Three weeks ago now, after 10 weeks of training, the other trainees and I FINALLY had our big swearing in ceremony at the Ambassadors office.  Weeks and weeks of language courses, host family integration, lesson planning, teaching in a model school, grading and report cards, cultural projects language presentations, ... The morning of, we all dressed up in the matching "Pagne" (Cameroonian fabric) that Ryan and I had been sent into Yaoundé to pick out, and hopped on a bus to the ambassador's house with all of our trainers.  When we arrived, the lawn was covered in chairs, and there was a veranda set up with flags and a podium.  The "swearing in ceremony" was much as you might expect a college graduation to go.  There were lots of important people that we didn't know giving important speeches about the good work Peace Corps does in Cameroon, and the importance of educating the youth etc.  Three volunteers were asked to give speeches in the three languages that some of us were directed to learn (I was only instructed to learn french, but there were many trainees that had to learn Pidgin and Fufulde as well, I have to admit I am a bit jealous of them...), and the speeches were all AMAZING. Even the ones I couldn't understand.  All of us had our moment of glory as our name was called and we were asked to stand and wave at everyone assembled.

After the ceremony, we were whisked back onto the bus and sent straight back to Ebolowa (after a quick stop at the Peace Corps office in Yaoundé).  That night, we, the new volunteers, rented rooms at a hotel in Ebolowa and spent our last night together swimming in the pool and laughing our nerves away.  

Early the next morning, we left from the training center one last time, with lots of tears and frantic goodbyes.  Those of us heading to the West and East loaded onto a van together, and we set off.  After two hours of driving, we dropped the Easterners off at a bus stop to fend for themselves and the rest of us continued West.  We made it into Bafoussam, and separated out further.  I and three others spent the night in Bafoussam.  The next morning we were supposed to meet our community hosts (the person in charge of introducing us around the community and helping us get settled in our new lives), my host, however, never showed up.  Luckily Cristina's (the girl who lives just 20 minutes away by moto-taxi) host let me tag along with them.  We bought the important things in Bafoussam (real Cameroonian coffee and ... nothing else), and then loaded all of our suitcases, trunks, and backpacks into her host's tiny car, and headed to village.  We stopped in Bangangte, the nearest bigger town to me, to check on Cristina's bed (which wasn't ready), and to buy the two of us enough to get us through the night (bread, avocados, eggs, fake cheese called laughing cow or vache qui rit, and wine... only the essentials clearly).  After, we headed to Cristina's house, which wasn't ready for her yet as it had no lights, no locks, and no source of water or latrine, and on the way had a surprise visit to the Chief of Cristina's village (after a full day of heavy lifting, sweating, and still in the clothes from the day before, we were not exactly Chief presentable, but we had no choice...).  He's a very round man that looks like he belogns in the movie The Godfather, with a raspy voice that belongs to a '20s jazz singer.  I think this man has been at some level of intoxication since he turned 17.  But for all that he's a very impressive man.  He stopped the tradition that men must sleep with their father's secondary wives after their death (scary tradition really... they don't have to sleep with the wife that was their birth mother, but still). and is apparently a strong voice for female equality, despite his 4 wives (I'm told he didn't really want more than one wife, but it's necessary for the Chief to have at least four in order to be considered a strong and capable chief).  He was incredibly friendly and informal with us, and incredibly welcoming.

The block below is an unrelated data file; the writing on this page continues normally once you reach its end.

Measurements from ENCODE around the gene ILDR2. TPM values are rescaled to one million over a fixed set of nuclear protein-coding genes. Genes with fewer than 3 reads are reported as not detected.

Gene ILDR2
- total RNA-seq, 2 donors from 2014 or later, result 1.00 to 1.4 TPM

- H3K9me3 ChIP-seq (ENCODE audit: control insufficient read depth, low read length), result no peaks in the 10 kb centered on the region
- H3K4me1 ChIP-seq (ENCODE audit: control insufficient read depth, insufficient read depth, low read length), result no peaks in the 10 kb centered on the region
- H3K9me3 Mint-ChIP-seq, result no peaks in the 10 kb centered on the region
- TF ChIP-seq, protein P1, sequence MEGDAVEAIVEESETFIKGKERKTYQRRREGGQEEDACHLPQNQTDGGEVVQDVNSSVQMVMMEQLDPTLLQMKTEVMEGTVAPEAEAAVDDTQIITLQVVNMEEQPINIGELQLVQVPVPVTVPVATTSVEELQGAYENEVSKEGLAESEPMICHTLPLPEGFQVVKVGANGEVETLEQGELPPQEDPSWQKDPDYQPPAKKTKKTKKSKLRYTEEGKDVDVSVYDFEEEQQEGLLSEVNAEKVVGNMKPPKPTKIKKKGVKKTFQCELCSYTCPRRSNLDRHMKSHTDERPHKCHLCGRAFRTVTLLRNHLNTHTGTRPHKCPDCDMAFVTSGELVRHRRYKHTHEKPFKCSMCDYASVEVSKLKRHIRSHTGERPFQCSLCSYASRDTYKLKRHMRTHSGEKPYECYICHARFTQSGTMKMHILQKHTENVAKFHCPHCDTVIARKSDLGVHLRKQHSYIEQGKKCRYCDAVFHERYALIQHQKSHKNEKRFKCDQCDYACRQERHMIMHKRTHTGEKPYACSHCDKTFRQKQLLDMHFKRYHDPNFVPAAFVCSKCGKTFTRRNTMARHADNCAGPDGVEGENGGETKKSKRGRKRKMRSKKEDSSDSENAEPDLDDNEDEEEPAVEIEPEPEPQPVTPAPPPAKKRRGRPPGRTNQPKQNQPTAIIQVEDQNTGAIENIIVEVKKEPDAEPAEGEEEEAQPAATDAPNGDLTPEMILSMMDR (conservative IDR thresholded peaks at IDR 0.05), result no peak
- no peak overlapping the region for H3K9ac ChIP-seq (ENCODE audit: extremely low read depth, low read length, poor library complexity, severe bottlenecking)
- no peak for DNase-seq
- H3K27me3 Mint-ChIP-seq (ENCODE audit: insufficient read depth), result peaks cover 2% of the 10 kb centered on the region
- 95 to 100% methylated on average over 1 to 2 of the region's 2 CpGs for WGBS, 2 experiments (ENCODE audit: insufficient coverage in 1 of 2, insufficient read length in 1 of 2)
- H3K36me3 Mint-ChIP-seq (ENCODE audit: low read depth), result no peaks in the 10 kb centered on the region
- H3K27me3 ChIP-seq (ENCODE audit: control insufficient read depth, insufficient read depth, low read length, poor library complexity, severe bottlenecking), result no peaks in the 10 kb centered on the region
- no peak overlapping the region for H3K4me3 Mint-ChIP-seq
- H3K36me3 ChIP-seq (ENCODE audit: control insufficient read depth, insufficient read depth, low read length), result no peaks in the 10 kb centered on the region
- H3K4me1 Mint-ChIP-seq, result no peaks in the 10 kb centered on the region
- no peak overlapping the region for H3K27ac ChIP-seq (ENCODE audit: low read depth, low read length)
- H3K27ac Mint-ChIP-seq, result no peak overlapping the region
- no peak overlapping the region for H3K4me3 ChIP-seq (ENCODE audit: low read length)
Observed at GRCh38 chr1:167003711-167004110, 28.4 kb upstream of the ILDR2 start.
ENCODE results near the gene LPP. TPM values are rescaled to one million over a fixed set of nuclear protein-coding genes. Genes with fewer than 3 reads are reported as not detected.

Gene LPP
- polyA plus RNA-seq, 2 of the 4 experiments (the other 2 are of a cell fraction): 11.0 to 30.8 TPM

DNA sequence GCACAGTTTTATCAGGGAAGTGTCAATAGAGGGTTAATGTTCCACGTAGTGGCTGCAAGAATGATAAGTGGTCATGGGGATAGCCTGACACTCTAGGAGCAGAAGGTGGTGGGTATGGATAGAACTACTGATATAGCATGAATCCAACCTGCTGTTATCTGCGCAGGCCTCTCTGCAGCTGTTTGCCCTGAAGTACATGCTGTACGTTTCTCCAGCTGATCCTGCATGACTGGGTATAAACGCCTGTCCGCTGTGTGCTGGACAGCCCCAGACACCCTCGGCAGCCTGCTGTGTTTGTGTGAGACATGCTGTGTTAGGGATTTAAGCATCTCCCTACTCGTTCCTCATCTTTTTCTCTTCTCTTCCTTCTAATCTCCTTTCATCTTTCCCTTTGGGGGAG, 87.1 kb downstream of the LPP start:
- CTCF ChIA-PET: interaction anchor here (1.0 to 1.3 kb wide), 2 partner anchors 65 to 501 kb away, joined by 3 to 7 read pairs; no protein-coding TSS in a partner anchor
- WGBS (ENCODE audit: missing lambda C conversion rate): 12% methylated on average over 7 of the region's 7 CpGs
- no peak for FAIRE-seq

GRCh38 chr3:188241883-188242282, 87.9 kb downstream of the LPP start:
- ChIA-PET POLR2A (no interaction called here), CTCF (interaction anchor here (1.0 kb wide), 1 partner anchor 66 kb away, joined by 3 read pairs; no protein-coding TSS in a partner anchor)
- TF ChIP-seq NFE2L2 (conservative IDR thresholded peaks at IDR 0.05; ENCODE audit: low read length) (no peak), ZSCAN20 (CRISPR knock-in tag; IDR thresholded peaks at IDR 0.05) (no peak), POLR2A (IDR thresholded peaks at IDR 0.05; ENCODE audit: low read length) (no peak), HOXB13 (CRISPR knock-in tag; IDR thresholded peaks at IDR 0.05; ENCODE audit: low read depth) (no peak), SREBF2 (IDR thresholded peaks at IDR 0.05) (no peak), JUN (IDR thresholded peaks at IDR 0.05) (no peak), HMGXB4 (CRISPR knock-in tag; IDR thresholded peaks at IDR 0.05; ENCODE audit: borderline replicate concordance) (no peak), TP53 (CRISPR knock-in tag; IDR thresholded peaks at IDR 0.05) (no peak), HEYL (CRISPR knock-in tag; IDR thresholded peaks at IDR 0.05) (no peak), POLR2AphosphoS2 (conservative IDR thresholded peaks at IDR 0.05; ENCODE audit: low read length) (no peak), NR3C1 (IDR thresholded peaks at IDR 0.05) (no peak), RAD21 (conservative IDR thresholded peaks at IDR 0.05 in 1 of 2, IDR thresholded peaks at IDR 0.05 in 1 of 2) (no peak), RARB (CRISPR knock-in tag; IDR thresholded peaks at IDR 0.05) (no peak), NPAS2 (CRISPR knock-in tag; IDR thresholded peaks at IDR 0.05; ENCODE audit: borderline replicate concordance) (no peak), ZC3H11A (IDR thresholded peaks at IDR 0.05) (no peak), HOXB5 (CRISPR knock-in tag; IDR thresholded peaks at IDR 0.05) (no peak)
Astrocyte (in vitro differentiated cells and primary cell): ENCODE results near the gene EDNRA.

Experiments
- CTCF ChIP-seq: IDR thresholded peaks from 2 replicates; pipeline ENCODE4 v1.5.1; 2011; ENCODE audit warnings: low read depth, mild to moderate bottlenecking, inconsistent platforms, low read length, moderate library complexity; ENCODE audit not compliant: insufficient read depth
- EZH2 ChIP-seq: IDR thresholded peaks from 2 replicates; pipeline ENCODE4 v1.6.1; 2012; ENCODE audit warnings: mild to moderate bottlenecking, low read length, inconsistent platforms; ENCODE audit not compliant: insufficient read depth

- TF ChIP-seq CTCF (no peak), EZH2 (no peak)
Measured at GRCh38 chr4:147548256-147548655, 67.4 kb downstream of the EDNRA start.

After our brief meeting with the chief, we dropped some things off at Cristina's house and took a look around, and then headed, FINALLY, to my house.  I got my keys from the Guard and he ran down the street to get us some candles since the electricity had been cut that morning (the landlord's son in yaounde had forgotten to pay the bill for some months...) and Cristina and I set ourselves up and made some dinner.  That first night, splitting a box of Cameroonian wine by candle light, there was a sense of newfound freedom and possibility that'd been missing since we first stepped foot in Philadelphia to start training, so many months ago.  That first night was wonderful.

Since that first night, the magic and mysticism has been slightly reduced, as real world problems seep in (like actually organizing electricity after two weeks of darkness, or figuring out how to mend a broken fridge after the electricity finally started working, or living with a toilet that doesn't flush at all).  Every time something seems to start working, there's something else that falls apart.  I never realized how many things you have in a house that can go wrong! All that being said, I'm definitely living the life of "posh corps".  I have the potential for running water and a shower (maybe even HEATED running water from a shower if I can ever figure out how to get the water heater going), I almost always have electricity (even if most of the lightbulbs are out and I don't yet have the tools to replace them), a paved road, and I have PLENTY of bed and floor space for hosting people.  

So much has changed in the last three weeks, but so much is still the same (kind of my repeated mantra... everything here is a paradox!). I miss desperately miss those I'd grown close to during training and, now with time to actually sit and think, I desperately miss my friends and family at home.  I'm constantly meeting people here, but in a sense I feel more lonely.  Yet some how I am very much at peace where I am.   My new favorite understanding of this country is